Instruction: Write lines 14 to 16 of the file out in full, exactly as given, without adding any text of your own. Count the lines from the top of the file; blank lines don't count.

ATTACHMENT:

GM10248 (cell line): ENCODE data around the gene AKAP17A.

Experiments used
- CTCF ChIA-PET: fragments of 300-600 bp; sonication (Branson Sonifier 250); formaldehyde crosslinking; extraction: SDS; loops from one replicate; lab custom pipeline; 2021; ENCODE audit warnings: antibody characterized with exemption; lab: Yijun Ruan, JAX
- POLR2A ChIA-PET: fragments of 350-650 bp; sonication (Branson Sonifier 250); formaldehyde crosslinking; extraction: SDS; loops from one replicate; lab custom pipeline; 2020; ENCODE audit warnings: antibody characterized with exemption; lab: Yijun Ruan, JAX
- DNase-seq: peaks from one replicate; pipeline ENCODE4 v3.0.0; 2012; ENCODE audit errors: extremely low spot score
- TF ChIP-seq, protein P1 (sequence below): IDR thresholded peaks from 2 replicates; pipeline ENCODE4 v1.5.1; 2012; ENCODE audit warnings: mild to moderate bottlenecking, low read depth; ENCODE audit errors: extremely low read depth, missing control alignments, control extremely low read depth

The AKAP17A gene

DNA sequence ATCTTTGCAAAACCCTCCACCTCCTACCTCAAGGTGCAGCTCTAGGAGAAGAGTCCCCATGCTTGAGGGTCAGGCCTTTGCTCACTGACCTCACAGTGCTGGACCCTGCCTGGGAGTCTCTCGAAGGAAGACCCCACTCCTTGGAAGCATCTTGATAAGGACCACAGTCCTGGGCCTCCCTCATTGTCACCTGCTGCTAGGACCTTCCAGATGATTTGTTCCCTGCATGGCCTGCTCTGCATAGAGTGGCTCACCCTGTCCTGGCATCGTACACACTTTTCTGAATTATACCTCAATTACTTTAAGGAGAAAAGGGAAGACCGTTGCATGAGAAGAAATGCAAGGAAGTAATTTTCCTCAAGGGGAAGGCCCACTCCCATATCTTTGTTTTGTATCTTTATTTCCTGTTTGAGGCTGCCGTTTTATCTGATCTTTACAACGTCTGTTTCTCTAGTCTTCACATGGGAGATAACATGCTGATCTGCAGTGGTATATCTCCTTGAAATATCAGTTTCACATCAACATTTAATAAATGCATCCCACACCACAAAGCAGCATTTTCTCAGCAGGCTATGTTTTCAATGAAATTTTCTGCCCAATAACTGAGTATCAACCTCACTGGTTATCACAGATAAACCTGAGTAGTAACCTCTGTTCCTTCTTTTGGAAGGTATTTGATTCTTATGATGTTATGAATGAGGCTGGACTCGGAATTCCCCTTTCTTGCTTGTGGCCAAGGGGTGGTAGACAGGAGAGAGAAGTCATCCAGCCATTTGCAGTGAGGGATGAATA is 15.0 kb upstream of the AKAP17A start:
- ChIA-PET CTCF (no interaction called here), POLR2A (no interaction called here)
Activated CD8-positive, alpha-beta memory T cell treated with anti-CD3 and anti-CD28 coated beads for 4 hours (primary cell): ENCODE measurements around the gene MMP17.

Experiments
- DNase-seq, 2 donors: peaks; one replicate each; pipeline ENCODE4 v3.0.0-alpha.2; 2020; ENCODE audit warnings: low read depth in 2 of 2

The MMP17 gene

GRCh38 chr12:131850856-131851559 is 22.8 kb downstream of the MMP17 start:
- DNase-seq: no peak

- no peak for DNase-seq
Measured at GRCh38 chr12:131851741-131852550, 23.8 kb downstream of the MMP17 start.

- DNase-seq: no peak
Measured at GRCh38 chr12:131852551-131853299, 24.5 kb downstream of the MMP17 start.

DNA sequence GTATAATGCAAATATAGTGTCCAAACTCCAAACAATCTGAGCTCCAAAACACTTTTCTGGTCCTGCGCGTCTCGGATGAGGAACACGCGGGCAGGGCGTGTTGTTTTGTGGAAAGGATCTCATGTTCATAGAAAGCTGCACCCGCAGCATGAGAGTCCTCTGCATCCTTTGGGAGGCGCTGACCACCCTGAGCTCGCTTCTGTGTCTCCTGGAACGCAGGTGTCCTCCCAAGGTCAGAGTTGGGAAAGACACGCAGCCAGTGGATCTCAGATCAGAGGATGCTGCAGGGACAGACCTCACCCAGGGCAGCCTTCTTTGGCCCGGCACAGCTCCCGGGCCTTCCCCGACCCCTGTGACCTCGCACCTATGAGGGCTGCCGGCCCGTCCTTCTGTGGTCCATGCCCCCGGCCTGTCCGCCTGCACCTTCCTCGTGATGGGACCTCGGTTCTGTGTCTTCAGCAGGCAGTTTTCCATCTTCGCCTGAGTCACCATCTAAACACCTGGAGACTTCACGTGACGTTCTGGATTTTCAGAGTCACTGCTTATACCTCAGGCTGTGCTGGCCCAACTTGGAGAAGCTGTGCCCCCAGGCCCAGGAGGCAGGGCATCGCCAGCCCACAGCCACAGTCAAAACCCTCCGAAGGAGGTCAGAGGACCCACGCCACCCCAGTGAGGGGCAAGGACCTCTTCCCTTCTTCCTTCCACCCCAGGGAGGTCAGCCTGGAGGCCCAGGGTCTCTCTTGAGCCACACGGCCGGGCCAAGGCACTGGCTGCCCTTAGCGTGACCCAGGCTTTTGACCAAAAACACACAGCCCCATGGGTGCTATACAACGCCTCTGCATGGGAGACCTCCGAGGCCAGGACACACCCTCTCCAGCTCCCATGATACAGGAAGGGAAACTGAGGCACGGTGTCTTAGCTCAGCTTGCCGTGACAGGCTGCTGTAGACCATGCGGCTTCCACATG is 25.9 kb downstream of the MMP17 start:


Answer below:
GRCh38 chr12:131850856-131851559 is 22.8 kb downstream of the MMP17 start:
- DNase-seq: no peak

- no peak for DNase-seq